Here in Russia, a company manufactures the foldable IOLiris prosthetic complex in different colors (currently, 16 variations) with the results in the peer-reviewed literature.4 I have had a good experience with this type of implant in my clinical practice and would probably choose it in this case.

An important consideration not discussed in the case presentation is the IOP. If it is close to 10 mm Hg, this finding together with the presence of the iridodialysis might indicate a ciliary body detachment. In that case, I would perform gonioscopy and/or ultrasonic biomicroscopy preoperatively, and if the ciliary body had become detached, I would address the problem during the surgical procedure. Of course, the IOP may be normal preoperatively, but such significant trauma usually dramatically affects the trabecular meshwork. That is why IOP spikes would be highly likely in the postoperative period. I would warn the patient about the possibility that he will need pressure-lowering therapy after surgery, and I would also discuss with him the option of glaucoma surgery.

Last but not least, I would try to address this patient’s high astigmatism by making the clear corneal incision in the superior limbus for the IOL’s implantation. An againstthe- rule shift should occur after the suture’s removal. The residual astigmatism should be corrected by spectacles.

First, I would discuss realistic expectations with the patient. His eye is amenable to surgical correction, but he must be aware that more than one surgery may be required. He will likely need spectacle correction and some astigmatic treatment. He must understand that the appearance of his pupil can be improved but that it will neither function normally nor appear “normal.”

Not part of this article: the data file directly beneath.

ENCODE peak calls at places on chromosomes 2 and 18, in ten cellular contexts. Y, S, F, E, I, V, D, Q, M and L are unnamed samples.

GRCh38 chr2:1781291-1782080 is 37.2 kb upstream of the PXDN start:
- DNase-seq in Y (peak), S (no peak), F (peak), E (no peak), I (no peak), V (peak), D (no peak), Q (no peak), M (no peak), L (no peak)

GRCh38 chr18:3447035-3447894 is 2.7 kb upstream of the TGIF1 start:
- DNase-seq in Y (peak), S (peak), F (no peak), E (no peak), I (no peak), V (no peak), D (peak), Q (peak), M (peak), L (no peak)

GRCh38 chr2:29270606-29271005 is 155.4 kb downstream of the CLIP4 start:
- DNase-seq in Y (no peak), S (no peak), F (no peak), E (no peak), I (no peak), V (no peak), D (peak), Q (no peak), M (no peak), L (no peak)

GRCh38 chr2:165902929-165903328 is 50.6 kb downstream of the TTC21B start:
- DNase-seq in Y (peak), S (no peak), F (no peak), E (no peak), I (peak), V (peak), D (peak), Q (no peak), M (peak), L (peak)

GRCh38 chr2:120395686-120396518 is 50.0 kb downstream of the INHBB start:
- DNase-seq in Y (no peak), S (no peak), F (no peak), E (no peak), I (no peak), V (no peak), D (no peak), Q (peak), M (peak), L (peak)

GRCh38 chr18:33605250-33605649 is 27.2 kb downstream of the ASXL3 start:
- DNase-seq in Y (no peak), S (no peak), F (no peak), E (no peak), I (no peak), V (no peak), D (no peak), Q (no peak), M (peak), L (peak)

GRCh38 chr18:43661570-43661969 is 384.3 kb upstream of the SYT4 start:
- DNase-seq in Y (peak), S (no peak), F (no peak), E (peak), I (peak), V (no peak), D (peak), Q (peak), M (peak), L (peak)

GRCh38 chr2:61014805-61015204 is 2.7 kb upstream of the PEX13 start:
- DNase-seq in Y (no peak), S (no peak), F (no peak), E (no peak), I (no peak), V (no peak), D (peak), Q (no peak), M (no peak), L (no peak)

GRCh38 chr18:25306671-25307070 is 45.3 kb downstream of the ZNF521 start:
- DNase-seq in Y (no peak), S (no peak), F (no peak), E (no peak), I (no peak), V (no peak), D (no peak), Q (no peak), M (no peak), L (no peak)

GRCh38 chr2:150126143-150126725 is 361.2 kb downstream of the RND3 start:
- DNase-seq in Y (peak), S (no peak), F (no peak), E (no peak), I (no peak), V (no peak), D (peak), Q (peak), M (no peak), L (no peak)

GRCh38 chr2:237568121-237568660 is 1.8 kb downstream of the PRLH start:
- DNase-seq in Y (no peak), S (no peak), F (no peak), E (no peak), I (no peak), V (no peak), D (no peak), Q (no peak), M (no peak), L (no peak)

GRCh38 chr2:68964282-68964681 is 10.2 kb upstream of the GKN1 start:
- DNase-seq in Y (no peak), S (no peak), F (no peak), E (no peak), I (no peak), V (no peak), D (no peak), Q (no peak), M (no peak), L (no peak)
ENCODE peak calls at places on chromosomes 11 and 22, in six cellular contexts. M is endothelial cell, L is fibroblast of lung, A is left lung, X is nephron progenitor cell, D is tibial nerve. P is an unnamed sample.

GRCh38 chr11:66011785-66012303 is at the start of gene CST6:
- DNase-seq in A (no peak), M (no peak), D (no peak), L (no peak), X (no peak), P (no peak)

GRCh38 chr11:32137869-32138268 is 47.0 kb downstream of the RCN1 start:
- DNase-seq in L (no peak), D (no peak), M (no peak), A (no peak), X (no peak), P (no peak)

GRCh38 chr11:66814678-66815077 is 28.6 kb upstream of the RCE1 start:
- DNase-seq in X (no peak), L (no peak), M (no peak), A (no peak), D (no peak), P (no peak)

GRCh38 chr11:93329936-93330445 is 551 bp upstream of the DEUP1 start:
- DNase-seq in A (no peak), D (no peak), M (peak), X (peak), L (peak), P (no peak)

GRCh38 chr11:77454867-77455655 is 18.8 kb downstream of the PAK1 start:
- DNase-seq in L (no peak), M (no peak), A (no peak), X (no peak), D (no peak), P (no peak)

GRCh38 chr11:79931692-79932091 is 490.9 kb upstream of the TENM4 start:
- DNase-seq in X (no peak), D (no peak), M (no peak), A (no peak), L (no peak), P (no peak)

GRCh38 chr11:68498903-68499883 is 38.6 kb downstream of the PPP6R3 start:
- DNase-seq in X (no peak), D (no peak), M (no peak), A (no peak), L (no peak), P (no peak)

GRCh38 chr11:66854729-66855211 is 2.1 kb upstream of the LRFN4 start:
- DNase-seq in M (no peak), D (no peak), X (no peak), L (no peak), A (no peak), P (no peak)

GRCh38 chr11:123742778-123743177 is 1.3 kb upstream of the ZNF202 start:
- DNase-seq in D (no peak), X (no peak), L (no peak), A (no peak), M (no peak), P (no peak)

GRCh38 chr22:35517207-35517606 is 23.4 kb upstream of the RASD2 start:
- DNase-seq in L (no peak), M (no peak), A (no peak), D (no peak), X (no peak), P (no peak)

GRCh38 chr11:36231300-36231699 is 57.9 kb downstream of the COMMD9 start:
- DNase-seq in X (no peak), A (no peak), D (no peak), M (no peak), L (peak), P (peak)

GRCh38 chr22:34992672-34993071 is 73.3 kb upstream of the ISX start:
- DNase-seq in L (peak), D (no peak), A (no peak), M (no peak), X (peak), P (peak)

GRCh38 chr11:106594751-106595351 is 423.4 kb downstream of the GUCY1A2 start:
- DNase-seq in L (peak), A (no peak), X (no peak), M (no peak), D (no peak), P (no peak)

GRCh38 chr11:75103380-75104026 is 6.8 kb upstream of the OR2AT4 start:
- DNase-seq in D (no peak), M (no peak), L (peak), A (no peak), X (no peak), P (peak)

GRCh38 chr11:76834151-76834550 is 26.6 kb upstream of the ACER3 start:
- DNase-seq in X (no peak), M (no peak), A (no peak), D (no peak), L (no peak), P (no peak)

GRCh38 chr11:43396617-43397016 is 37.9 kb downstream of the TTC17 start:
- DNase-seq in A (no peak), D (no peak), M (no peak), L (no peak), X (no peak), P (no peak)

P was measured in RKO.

I do not believe there is enough iris tissue to allow fixation of an IOL to the iris through the placement of McCannel sutures. Scleral fixation of a CZ70BD IOL (Alcon Laboratories, Inc.) would be necessary and could be performed before possible work on the iris. I would aim for a spherical equivalent of around -3.00 D. Then, a minimum of 6 weeks after surgery, I would consider performing laser refractive surgery or astigmatic keratotomy to correct the residual cylinder.

If Figure 1 shows all that remains of the iris after the instillation of a miotic, I do not believe a cosmetic appearance can be achieved by suturing that rivals the new technology available in Europe and used on a compassionate basis in the United States. Although the Ophtec model 311 aniridia lens (Ophtec BV, Groningen, the Netherlands) can be fixated sclerally and provides both an IOL and an artificial iris, it only comes in four color palettes and looks quite synthetic in eyes with residual iris. A more pleasing cosmetic appearance could be achieved with a foldable, sutureable artificial iris implant (Artificial Iris; Dr Schmidt Intraoculalinsen GmbH, SanktAugustin, Germany; http://artificial-iris.com), the color of which can be customized using photographs of the remaining iris.

This complex posttraumatic case requires an intensive preoperative discussion with the patient, because I envision various options for treatment.